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The Cinema Cynic:
Welcome To The Jungle By John Hutchins
Slush is proud to welcome the latest addition to our columnist roster, John Hutchins. Perhaps partly due to an exposure to a radioactive goo, and partly from working in Hollywood, John has developed a keen and very sarcastic eye that he levies on his movie-making town. Thus, the perfect guy to write reviews. Even if you don't agree with him, he'll make you laugh. And a smile a day keeps the proletariate away. Or however that saying goes.
So, without further ado, on with the show. Marking his forray into Slushdom is a review of the new film Once Upon a Time in Mexico, and a harsh look at Anger Management, which recently hit store shelves.
Once Upon a Time in Mexico
According to the story, Quentin Tarantino came up with the title while working with Robert Rodriquez on Desperado. He told Rodriquez that Desperado was his For a Few Dollars More, El Mariachi his Fistful of Dollars, thus a third had to be made and called Once Upon a Time in Mexico. Whereas the Sergio Leone comparison is a good one, I must take exception with the trilogy concept. Leone's third installment was The Good, The Bad, and The Ugly first of all; Once Upon a Time in the West, although arguably as good or better than the Dollars series (and featuring the typically nice Henry Fonda as an ultra-evil bad guy) was unrelated except by director. The Mariachi series on the other hand is essentially the same movie made three times in ascending quality. Certain characters are re-cast or slightly modified, others brought back to life and killed again; not to mention Mariachi losing his hand in the first film and growing it back for the second. Continuity flaws aside however, this was as expected a truly great film.
Porn is a good example of genre wherein a refrain or ritornelle when cycled correctly (in porn's case sexual intercourse) into a storyline, makes the plot secondary. Similarly, a common yet time honored theme such as 'revenge for my murdered wife' accentuated by exploding bloodbag sequences in 15 minute intervals can be just as gratifying; albeit in a different way. Exploitation films (of the 1970's Jack Hill variety especially) have always embraced this concept unapologetically and to see one with big budget Hollywood dollars behind it is not only refreshing, but in my opinion long overdue. Anyone who appreciated the Assault on Precinct 13 tee-shirt in From Dusk Til Dawn knows what I'm talking about. Appropriately Once Upon a Time begins with Johnny Depp delivering Cheech Marin a CIA payoff in a Clash of the Titans lunchbox; as if to say to his audience "You're in good hands". A patchwork of Peckinpah meets DePalma, where it borrows it gives credit. Where it's mundane, it makes up for in the following scene. The only real negative I found in it was a contrary to marketing lack of Selma Hayek; she's barely in the film and shows only brief titty above a pregnant stomach. Other than that, flawless.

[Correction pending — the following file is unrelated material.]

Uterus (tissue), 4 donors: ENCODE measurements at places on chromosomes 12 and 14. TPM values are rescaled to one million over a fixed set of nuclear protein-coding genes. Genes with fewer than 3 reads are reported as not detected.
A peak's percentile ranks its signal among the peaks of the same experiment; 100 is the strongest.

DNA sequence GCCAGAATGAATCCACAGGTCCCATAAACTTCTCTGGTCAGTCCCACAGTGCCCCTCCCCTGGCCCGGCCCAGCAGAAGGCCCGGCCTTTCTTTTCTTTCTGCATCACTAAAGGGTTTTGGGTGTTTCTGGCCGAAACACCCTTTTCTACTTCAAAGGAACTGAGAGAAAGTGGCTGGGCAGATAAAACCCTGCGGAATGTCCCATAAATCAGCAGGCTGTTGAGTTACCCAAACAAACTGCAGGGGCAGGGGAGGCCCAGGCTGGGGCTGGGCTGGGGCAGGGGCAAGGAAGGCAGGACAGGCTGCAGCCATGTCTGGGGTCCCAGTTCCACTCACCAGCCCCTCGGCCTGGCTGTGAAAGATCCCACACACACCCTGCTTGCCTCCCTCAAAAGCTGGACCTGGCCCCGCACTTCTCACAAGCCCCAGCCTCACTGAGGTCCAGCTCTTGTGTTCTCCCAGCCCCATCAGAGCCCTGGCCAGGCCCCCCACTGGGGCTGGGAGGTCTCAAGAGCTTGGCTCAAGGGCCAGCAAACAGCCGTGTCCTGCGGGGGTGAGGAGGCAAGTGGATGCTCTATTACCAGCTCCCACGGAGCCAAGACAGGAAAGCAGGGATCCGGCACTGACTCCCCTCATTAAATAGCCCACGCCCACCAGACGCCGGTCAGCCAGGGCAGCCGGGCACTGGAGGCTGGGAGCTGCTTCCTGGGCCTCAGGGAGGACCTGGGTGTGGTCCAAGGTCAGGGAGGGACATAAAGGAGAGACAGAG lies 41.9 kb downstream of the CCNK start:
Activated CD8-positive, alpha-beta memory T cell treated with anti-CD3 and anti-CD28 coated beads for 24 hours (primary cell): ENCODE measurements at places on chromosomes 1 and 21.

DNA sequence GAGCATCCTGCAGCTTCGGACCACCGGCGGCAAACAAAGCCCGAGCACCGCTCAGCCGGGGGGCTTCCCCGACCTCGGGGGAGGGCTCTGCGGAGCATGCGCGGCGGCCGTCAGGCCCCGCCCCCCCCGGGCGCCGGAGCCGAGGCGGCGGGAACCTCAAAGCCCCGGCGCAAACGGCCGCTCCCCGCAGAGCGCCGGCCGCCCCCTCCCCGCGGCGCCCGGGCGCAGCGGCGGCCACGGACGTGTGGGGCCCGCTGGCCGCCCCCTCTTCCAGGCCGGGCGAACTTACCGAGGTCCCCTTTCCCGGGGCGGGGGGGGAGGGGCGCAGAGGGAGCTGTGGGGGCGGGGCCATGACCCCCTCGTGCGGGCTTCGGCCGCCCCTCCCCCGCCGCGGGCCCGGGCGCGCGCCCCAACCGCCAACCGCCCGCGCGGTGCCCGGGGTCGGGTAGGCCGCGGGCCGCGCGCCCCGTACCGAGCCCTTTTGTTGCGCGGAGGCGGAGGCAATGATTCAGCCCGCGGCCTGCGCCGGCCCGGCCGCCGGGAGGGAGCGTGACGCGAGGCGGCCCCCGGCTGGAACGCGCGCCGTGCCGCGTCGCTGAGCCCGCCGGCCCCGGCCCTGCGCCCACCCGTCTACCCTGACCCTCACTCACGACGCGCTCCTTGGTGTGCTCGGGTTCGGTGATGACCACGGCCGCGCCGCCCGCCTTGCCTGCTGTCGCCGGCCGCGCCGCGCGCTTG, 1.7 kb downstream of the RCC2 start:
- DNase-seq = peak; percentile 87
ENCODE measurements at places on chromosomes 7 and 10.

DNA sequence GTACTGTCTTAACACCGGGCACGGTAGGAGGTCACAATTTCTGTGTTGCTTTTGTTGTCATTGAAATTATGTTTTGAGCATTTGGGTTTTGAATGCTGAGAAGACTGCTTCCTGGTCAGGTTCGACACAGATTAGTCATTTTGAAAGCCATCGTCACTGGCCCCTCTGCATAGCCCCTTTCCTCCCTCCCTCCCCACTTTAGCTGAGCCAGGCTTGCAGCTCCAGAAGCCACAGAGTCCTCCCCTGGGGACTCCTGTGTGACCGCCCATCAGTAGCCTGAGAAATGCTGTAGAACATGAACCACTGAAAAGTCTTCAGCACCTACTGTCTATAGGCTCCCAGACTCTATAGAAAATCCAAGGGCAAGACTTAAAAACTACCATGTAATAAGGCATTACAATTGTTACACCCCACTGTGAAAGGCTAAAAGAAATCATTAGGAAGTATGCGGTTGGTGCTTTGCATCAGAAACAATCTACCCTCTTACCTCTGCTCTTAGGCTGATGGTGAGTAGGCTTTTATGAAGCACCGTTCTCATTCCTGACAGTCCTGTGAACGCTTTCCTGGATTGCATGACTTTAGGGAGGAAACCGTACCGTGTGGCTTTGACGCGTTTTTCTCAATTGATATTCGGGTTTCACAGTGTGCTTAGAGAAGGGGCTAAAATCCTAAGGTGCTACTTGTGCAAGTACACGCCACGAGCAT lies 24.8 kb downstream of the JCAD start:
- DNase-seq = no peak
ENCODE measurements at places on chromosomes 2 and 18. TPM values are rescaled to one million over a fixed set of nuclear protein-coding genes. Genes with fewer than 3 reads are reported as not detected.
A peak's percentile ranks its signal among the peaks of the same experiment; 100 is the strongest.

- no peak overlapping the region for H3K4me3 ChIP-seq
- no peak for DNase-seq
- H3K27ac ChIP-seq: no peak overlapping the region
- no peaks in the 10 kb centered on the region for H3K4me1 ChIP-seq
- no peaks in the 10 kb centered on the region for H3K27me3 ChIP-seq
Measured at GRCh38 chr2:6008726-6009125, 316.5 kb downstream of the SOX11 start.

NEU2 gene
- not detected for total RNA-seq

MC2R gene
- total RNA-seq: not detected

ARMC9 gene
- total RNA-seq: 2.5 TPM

In a perfect world there would be a movie like this once a month.
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Sandler Nicholson "Anger Management" could just as easily have been Spade Pacino "Traffic School" or maybe Shore Busey "Highway Trash Pickup." A Happy Madison production, Sandler evidently wanted to distance himself from the Punch Drunk Love archetype of "quality in script and direction" and make his triumphant return to shitty movies. Jack Nicholson co-stars as Dr. Buddy Rydell, the learned mentor to Sandler who in the films first 10 minutes uses the words "dissemble" "piquant" and "effluvium" in sentences. I as consummate connoisseur of the english language made notes of these words which I will now use in a sentence: Anger Management is an effluvium of banality; a dissemblingly piquant farce leaving the viewer in need of something to watch.
The movie covers all the bases one would expect. There's cameos from Bobby Knight and John McEnroe, Nicholson using sport equipment to bash in a car windshield, the appropriate if not obligatory Sandler nods to flatulence and masturbation, and of course the trademark Adam Sandler singing; this time "I Feel Pretty" on the Brooklyn Bridge in the high-pitched retarded kid voice that was so funny 8 years ago. Along for the trainwreck are a hella old looking Marisa Tomei, and John Torturro who manages to produce the few funny moments the movie has; perhaps to make up for his part in Mr. Deeds, arguably one of the wettest farts in cinema history. The scenes with him in group therapy are maybe five funny minutes out of a hundred and five. The rest is insipid drivel concerning the Sandler character's inability to commit to the frumpy, baggy eyed Tomei. The films piece d'resistance however comes at the end: Even for a half-assed paycheck movie one of the lamest, most intelligence insulting endings I've ever witnessed in a film. Seriously it's bad. I doubt if people who saw it in theatres remember it.